Landing a job that works for you as much as for the employer rarely results from walking a straight path. There are as many routes as there are variables. The more you diversify your approach, the better your chances of shaking hands over a satisfying offer.
Networking is connecting with people who can give you tips, advice, and contacts related to your job search. Experience has shown that professional networking provides a rich source of career leads and information about unadvertised opportunities. The more people you talk with, the more connected you’ll be, and the more likely word will echo back to you about potential openings. Check out our Networking section.
The Career Advisory Network (CAN), operated and maintained by the BU Alumni Association, allows you to contact alums who have volunteered to speak to students about their careers. Please remember this is an informational and networking opportunity only, not a green light to ask for work. Get started by accessing CAN through BUAA’s website. You should also join the BUAA’s LinkedIn group for more opportunities to connect with alums.
From internships and job postings to employer networking events to career expos, don’t miss out on these campus opportunities.
Online social networking can increase your opportunities of networking and finding a job. Sites such as LinkedIn, Twitter, and Facebook let you follow organizations you’re interested in and establish connections with thought leaders in related industries and fields.
Some organizations use social networks to post opportunities and recruit potential employees. There are many sites to choose from. Ask around, see what your friends and family use, and check out the ones we recommend.
Learn more about networking virtually.
There are generally two ways you can use these sites: search for jobs or post your resume in the hopes that employers find you. On the latter, some notes of caution. Thousands of other hopefuls are applying to the same jobs and your chances decrease rapidly with the popularity of the board. Second, you don’t know anything about an employer who contacts you as a result of finding your resume. Some people are contacted by headhunters or agents who then want a fee to connect you with jobs.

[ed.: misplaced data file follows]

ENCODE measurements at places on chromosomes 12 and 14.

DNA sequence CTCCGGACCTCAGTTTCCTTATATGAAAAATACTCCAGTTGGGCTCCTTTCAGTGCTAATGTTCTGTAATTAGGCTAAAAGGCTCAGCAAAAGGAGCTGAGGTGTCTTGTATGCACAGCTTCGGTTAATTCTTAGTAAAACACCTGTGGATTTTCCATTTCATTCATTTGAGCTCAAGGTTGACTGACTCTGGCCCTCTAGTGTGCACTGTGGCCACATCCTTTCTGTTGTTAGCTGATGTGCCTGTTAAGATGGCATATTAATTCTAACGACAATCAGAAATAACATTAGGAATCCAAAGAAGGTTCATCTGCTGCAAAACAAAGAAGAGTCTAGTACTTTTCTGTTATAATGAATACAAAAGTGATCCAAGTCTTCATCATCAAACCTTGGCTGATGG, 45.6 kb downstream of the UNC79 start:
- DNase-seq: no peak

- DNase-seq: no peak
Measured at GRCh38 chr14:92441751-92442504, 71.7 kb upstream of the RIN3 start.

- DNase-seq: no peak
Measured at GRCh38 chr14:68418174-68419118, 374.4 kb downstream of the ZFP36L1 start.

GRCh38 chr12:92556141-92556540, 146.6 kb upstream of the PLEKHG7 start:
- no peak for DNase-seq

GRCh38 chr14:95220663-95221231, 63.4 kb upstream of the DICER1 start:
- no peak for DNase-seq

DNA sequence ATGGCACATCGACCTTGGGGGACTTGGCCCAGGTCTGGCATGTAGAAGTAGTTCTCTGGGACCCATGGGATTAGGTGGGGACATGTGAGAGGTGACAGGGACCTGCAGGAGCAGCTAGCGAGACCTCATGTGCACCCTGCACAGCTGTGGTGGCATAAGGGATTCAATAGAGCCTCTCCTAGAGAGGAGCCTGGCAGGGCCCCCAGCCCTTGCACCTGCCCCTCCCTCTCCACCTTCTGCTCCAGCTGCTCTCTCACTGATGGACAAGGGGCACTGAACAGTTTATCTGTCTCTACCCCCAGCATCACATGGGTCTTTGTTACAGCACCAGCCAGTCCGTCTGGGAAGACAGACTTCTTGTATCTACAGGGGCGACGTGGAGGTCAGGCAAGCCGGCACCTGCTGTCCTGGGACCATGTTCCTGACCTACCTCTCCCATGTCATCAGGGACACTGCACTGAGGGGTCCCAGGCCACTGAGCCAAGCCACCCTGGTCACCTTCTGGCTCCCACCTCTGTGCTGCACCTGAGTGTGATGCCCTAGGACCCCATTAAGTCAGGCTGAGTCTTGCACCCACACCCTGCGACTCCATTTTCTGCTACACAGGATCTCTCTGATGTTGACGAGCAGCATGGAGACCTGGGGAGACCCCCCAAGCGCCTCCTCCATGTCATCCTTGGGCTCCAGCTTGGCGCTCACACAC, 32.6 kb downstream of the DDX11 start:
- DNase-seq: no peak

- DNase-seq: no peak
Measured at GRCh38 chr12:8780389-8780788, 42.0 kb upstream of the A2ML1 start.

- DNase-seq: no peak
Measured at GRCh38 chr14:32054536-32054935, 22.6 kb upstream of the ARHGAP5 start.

Be careful about applying to jobs or employers that aren’t clearly identified. Make sure the organization is legitimate. If you’re asked to disclose information before they’re willing to give you any, be wary. Never give out your Social Security number or other personal information over these sites. If you choose to use one of these job boards, don’t make it your only job-search avenue.
Many professional associations also have job lists, usually available to members only, but most associations have discounted student rates. These job lists can be a good source if you are looking for a very specific type of position or career field.
Bookmark the HR or employment sections of websites of organizations that appeal to you. Many have separate sections for college students or recent graduates. Explore their websites thoroughly and check back often. If an opportunity comes up, you’ll be able to assess how you and the position might fit and tailor your resume and cover letter accordingly.
Know what’s happening within the industry or field in which you’re seeking employment. Be aware of mergers, bankruptcies, new ventures, relocations, up-and-coming competitors, new products, regulations, CEOs, and even scandals. You’ll be able to converse knowledgeably during an interview, but also perhaps anticipate openings.
It shouldn’t be your primary method, but newspapers are another possible source for job listings. Traditionally, the Sunday edition has been the go-to destination for Help Wanted ads in print and, in many cases, online. But don’t discount weekday issues. When searching locally, check out all your area papers, including the smaller, community weeklies. If you’re looking for work in another city, bookmark the websites for its major papers and regularly scan their “Help Wanted” sections. When responding to an ad, be sure the first line of your cover letter includes the job name and posting number, if any, as well as where you saw the job listed, and on what date.
Agencies come in two basic types: those that charge and those that don’t. We strongly advise you not to pay for job placement or headhunting services. There are plenty of good ones that can help you find work without sending a bill. They make their fees from the employers. In addition to general employment agencies, check out those that specialize in a particular field of interest such as finance, science, education, technology, etc.
Generally, the agency interviews and screens you, checks your references, then sends you to interviews at compatible employers. You don’t have to go on any that don’t appeal to you. But if you’re undecided, it’s not a bad idea to check out the opportunity firsthand.
If you’re considering temporary employment as a way to explore careers, agencies can be a good choice. Sign up with one or two. Keep in mind, however, that employment agencies generally command a large finder’s fee from organizations if they hire temporary workers within a certain time period, so this may not be your best or quickest route to a permanent position.
Word to the Wise: An agency’s client is the employer, not you. Its goal is to fill the employer’s positions, not find you a job. But that doesn’t mean you shouldn’t use agencies. They can be a great resource.